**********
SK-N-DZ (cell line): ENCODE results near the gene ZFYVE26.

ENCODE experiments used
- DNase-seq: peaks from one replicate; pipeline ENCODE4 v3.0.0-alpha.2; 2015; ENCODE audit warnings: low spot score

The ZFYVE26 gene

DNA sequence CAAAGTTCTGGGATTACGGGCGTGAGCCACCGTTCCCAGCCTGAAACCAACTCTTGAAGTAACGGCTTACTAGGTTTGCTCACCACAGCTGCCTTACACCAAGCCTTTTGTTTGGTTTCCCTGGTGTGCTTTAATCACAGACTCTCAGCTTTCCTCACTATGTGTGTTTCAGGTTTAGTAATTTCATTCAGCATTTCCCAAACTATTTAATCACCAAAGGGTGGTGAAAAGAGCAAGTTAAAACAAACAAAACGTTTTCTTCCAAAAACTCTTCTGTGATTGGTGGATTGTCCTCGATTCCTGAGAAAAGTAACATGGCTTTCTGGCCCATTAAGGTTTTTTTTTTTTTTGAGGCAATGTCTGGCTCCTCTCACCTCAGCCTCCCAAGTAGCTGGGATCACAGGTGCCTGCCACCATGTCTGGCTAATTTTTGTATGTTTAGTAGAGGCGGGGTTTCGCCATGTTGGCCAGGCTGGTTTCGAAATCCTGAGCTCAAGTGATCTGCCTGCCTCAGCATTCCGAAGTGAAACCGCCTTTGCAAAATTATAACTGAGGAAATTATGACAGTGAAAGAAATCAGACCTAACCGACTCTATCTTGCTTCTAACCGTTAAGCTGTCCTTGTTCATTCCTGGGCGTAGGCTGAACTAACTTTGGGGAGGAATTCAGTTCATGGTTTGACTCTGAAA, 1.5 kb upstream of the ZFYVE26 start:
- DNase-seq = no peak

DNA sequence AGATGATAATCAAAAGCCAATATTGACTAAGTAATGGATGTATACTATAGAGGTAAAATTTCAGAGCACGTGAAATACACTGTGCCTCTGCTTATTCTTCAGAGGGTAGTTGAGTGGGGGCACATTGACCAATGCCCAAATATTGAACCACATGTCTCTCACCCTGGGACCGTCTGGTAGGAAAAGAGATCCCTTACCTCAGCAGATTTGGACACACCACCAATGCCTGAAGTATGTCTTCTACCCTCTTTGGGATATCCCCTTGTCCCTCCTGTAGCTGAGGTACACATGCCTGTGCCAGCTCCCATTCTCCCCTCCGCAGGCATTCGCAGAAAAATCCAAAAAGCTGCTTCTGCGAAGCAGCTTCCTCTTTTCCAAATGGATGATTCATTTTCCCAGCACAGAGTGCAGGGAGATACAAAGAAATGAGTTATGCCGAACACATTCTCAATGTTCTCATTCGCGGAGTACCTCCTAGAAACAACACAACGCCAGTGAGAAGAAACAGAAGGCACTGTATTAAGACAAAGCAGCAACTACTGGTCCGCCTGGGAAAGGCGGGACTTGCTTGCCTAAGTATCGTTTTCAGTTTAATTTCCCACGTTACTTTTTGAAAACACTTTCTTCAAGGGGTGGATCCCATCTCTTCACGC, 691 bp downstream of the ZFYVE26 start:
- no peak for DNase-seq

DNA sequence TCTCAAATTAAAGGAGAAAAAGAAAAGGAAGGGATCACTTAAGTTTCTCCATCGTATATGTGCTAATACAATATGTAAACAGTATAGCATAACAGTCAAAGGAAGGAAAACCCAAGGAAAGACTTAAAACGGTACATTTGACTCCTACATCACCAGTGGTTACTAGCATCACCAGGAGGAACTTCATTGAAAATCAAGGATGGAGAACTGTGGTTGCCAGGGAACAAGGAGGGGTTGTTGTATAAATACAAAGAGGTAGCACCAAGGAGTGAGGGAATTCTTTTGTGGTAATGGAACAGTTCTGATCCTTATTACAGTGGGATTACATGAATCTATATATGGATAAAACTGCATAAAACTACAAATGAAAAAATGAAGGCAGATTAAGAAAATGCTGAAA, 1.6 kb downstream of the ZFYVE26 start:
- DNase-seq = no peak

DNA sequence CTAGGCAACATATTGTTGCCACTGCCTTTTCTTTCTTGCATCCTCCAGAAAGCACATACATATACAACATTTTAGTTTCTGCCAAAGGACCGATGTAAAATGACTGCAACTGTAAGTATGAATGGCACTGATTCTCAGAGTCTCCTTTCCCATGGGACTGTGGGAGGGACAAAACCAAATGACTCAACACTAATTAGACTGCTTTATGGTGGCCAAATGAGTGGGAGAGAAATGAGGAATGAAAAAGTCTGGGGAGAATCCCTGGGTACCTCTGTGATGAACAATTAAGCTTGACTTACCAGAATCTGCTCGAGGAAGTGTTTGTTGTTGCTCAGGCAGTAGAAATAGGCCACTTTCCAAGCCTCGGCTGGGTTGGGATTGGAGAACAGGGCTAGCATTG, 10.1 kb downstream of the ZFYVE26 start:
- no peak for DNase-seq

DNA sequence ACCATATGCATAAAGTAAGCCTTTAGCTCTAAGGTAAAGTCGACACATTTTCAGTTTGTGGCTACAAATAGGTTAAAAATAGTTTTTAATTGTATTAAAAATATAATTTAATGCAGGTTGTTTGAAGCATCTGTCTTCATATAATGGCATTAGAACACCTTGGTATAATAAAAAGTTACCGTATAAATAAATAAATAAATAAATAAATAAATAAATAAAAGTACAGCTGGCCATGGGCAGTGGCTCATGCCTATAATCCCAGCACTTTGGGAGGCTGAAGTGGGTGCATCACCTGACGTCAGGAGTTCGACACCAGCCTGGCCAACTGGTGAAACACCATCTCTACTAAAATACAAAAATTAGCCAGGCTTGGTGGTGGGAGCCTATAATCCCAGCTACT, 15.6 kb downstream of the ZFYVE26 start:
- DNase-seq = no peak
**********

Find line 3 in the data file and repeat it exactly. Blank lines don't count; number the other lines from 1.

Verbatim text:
- DNase-seq: peaks from one replicate; pipeline ENCODE4 v3.0.0-alpha.2; 2015; ENCODE audit warnings: low spot score